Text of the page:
ygv101 1,474 Views
Joined: Jul 7, '11;
Posts: 15 (13% Liked)
; Likes: 2
It is time to adapt the new world now, for you too, as a nurse, as you konw the impact of diversity of culture and nationality. Please remember, if other RNs or MDs can speak the American language with an accent, that means you need to be able to speak at least 2 different languages, be strong and be a winner, do (space)not be a loser and sob in your frustration.
i just want to add a scene that i remembered from a couple weeks ago after a test.
a bunch of us were sitting in the student lounge.
the asian indian and i (the whiter-than-white, my-family-discovered-plymouth-rock white) were helping the accented caribbean-african woman with her dosage calculations homework. the filipino girl who aspires to be a crna and the greek chick with the chronic illness that she's managing quite well were throwing in suggestions. the nigerian girl was rubbing my shoulders because i complained that my neck hurt. the polish girl came up and offered us all jelly bellies as a job well done on the test we just took. the black chick with five kids and a job came up and grabbed some jelly bellies out of the container, too, then nearly gagged when she got a flavor she hated. we all laughed.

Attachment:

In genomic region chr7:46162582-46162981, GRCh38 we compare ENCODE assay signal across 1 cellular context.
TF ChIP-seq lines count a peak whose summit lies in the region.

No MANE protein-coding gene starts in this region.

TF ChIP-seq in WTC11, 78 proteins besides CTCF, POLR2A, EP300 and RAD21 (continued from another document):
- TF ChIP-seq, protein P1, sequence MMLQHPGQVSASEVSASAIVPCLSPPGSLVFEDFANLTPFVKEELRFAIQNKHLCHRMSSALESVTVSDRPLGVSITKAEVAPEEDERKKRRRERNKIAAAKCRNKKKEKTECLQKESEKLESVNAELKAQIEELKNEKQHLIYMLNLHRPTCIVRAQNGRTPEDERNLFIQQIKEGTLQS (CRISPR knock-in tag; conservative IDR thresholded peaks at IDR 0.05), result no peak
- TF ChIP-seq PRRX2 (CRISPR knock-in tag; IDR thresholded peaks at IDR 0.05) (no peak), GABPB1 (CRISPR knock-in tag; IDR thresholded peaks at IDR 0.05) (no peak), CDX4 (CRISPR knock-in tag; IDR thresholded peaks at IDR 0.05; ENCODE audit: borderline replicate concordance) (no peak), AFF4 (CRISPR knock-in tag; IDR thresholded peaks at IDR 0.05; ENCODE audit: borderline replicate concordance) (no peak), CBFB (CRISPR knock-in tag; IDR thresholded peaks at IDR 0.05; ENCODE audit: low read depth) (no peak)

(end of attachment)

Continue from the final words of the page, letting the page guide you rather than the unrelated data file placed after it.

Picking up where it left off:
god, i really love my school. :heartbeat
I am a white male (MINORITY in nursing) and work with a very diverse group of nurses in my ICU......black male RN, asian, etc. etc. I have never experienced what you are saying whatsoever. Most nurses, nursing students, and instructors are respectful and mindful to all of us. We did have a black LPN student who acted like she was entitled and better than most of the white students, though we all were in the same class, but other than that its been pretty positive. I think its really a matter of perception/attitude most of the time.
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